The Making of Brewettes

Choice words to never say to a homebrewer: “This is actually really good!”

Why? Because, well, why wouldn’t it be? So asks Mike, the owner of Artisan Homebrew. It makes sense; I mean, it’s the kind of backhanded compliment you would never say to a passionate home chef if they made you dinner, so why would you say it about a passionate homebrewer’s beer?

Through my appreciation for homebrewing and my resultant curiosity to learn more about how to make a beer that’s actually tasty, I discovered it seems to be a male-dominated hobby, a fraternity of sorts. So, I approached fellow CC writer (who proudly “has no qualms walking into a room full of dudes and talking beer”) Kate Brennan with my latest venture.  We decided that we brewettes would embark on the world of homebrewing and give it a go. I decided to start with a visit to someone local that has it together, so off we were to Artisan Homebrew in Downingtown for some schooling.

We started with beer…why not have a drink to figure out what kind of beer you want to make and learn what it is you like about the beer? When asked how he got interested in such a craft, Mike said just that – growing a fondness for the beer was his first step. “Then I moved on to homebrewing, which has made me more aware of what I’m tasting. I can tell what I’m drinking.”

That insight sounded great to us, so, of course, Mike suggested that we head to a place like Station Tap Room (located just down the road in Downingtown) to find a beer that we love, because “You really have to love a beer to want to make it.”  So, potential homebrewers and brewettes…you should make sure you love it to make it.

What did we come up with? Well, I love Franziskaner Hefeweizen, because it’s tasty, perfect for summer and has hints of bananas foster. Plus, how could I not love a beer that secretly has flavors of one of my favorite desserts hidden within? So my brew of choice would be a Hefeweizen (a wheat beer). Kate, being a Hops fan (and determined to name a beer “Hop Commodity”) chose to brew an India Pale Ale (IPA).

During the tour at Artisan I saw bottles of fruit-flavor extracts and wondered if I’d need the banana flavor for my beer recipe. Mike informed me that the yeast creates a taste like bananas and there would be no need to do that. Kate stocked up on hops from the fridge with so many hop varieties it seemed to belong in an Amsterdam “coffeeshop.”  As Kate made her final selections Mike offered, “That’s gonna be a big beer, taste-wise. Big hops in that.” She seemed pleased. He also noted that although most people that walk in want to try something simple that may be attainable using a kit, if there are specific ideas for the beer he can guide people through determining the recipe.

Where do the recipes come from, you might ask? allows you to formulate recipes for beer if you want to do your homework at home. If not, Mike will guide you through the process and even print out the recipe and help you select the ingredients you need to make your beer of choice. Luckily, our chosen brew recipes were simple, which was a relief because who wants to get their feet wet in the world of homebrewing starting with a complicated recipe? I felt even more confident in Mike’s guidance and commitment to the craft after seeing the reception he awarded the many homebrewing “brothers” that came in, offering them hand shakes and advice.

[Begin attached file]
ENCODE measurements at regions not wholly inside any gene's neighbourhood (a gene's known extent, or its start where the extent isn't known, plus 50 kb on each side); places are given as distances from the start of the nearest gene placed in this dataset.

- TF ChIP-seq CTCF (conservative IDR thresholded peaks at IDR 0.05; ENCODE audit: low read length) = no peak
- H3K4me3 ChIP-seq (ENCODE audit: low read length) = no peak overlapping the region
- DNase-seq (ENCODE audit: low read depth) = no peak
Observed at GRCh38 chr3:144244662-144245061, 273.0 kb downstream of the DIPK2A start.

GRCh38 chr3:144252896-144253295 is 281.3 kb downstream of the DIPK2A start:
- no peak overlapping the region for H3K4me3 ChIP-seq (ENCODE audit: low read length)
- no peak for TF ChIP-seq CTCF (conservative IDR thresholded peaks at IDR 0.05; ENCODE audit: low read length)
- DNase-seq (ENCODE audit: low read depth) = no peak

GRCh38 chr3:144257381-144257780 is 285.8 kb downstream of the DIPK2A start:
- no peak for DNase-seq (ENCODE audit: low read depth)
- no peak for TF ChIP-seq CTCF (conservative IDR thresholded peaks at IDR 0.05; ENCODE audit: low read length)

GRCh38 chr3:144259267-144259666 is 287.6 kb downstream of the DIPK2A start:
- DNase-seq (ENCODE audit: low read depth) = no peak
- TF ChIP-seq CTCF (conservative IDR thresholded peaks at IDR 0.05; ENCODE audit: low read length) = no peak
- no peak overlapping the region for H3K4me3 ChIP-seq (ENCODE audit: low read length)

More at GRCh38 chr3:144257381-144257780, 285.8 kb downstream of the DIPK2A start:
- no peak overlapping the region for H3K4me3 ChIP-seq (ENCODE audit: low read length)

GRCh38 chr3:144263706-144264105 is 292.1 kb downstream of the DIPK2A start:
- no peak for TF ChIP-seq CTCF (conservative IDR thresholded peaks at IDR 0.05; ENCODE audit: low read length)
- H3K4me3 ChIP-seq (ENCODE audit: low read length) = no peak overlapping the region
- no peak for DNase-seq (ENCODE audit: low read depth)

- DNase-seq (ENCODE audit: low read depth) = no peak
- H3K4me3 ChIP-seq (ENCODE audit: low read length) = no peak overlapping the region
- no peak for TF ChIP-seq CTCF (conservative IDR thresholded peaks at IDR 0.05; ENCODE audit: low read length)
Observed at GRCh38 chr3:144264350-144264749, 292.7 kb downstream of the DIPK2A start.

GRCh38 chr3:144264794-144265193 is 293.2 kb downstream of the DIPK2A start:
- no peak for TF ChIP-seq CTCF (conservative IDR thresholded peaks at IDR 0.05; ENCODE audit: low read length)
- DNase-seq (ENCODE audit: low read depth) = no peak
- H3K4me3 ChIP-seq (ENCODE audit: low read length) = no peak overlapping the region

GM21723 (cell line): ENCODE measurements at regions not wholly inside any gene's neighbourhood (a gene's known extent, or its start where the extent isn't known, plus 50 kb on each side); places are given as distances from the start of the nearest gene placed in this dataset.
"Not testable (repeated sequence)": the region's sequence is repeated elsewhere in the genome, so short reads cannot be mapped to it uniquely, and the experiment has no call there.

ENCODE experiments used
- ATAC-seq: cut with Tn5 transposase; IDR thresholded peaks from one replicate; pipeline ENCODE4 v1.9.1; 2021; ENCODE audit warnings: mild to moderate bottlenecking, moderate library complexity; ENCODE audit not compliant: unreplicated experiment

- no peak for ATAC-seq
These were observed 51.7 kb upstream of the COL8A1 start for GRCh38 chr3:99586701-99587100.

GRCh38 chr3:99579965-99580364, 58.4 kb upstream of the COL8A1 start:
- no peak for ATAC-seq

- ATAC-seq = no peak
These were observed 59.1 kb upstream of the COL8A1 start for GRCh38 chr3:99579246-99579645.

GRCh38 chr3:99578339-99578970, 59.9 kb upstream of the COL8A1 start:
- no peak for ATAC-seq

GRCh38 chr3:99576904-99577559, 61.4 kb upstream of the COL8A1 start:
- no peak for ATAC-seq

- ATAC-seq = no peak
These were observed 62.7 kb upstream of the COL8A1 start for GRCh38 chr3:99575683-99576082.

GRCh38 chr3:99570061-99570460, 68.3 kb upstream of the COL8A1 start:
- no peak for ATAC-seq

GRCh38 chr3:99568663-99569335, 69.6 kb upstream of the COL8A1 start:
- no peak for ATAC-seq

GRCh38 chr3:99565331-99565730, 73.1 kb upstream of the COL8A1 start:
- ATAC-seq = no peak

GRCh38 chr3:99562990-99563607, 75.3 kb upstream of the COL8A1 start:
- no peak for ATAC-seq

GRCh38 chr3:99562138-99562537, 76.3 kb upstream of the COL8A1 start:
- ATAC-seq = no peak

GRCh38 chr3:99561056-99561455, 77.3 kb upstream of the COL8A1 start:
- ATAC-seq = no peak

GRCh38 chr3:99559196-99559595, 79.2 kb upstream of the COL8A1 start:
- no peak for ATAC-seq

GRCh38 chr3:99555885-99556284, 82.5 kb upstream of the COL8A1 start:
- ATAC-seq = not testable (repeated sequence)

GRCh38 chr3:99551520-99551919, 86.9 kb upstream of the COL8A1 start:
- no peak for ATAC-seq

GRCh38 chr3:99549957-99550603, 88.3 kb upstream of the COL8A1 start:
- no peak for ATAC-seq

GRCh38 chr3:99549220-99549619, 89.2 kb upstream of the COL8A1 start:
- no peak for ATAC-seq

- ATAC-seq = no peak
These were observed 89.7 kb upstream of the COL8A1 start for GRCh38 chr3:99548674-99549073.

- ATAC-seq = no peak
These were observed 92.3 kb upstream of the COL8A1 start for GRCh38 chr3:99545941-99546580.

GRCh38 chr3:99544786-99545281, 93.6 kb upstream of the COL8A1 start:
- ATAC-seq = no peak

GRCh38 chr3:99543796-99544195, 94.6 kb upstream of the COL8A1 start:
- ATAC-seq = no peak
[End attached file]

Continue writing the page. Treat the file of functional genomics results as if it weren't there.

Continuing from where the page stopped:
“One thing I wanted [was] to have a beer community,”  Mike said, as he turned to talk beer with a customer. “Did you taste smoke in that or vanilla?” Whichever it was, Mike offers his full attention to his homebrewers and encourages expanding the beer community through local groups like Brewers Unlimited Zany Zymurgists (BUZZ).  BUZZ is a group of homebrewers in and around Chester County with members of varying homebrew experience that meet once a month (the third Monday of the month) at Iron Hill Brewery in West Chester with the purpose to share knowledge, guidance and experiences. Mike admits that most (if not all) of the members are men, so Kate and I look forward to showing up with our respective brews to see if us brewettes can make a beer that “is actually really good!”

And so with Mike’s guidance, we are off into the world of homebrewing equipped with buckets, tubes and thermometers, all reminiscent of high school chemistry class. As we headed home, he promised it’s not at hard as it looks, it’s “just like cooking.”  For me, that statement gave me hope; for my admittingly bad in the kitchen friend Kate, she gave me a look of panic.

Keep a look out for the next article in this homebrewing series outlining the details of our experience. And wish us luck!

Artisan Home Brew
128 East Lancaster Avenue
Downingtown, PA 19335-2958
(610) 873-4677